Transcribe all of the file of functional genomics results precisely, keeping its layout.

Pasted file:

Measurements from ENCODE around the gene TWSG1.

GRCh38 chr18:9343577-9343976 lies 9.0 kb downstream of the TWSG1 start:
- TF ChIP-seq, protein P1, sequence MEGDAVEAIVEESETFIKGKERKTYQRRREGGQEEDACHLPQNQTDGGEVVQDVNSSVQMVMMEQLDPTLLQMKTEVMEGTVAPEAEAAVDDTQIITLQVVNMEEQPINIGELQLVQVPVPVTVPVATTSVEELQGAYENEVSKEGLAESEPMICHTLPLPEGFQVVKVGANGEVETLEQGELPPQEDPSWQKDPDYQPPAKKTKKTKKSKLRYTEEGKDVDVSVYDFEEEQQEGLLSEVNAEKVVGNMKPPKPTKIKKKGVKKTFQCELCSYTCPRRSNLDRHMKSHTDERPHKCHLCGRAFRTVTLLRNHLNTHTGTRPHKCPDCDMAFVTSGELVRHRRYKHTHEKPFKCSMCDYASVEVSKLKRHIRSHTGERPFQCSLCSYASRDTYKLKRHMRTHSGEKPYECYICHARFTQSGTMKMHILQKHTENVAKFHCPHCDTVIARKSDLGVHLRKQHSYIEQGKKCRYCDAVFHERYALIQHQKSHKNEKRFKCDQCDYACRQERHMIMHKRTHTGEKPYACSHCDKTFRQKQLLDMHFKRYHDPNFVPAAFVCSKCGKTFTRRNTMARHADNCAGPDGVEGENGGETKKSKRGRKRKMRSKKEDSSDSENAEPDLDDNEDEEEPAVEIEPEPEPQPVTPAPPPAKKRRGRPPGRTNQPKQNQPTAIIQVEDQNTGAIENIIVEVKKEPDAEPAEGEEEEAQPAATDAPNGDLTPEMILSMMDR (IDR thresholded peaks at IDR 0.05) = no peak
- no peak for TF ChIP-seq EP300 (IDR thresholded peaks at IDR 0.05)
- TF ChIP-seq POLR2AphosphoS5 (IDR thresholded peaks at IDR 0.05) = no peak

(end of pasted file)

Measurements from ENCODE around the gene TWSG1.

GRCh38 chr18:9343577-9343976 lies 9.0 kb downstream of the TWSG1 start:
- TF ChIP-seq, protein P1, sequence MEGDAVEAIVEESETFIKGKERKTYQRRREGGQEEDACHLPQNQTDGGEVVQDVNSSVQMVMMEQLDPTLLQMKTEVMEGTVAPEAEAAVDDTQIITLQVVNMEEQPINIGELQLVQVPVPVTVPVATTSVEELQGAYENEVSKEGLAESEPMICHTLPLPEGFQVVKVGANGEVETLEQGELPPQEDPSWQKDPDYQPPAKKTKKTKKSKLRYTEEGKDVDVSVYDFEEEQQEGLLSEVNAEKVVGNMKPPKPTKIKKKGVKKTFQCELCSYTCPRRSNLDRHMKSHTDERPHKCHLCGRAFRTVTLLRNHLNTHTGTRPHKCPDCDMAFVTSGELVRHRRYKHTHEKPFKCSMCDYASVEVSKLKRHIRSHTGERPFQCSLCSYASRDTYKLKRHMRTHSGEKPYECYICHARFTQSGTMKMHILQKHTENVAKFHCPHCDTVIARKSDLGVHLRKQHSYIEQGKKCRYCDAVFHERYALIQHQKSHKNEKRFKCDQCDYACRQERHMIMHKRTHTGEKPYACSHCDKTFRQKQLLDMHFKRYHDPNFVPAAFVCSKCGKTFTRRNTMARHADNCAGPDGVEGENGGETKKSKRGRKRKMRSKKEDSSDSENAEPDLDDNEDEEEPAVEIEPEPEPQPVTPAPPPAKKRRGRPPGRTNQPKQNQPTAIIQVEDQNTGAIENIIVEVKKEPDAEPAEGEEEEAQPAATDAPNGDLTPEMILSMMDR (IDR thresholded peaks at IDR 0.05) = no peak
- no peak for TF ChIP-seq EP300 (IDR thresholded peaks at IDR 0.05)
- TF ChIP-seq POLR2AphosphoS5 (IDR thresholded peaks at IDR 0.05) = no peak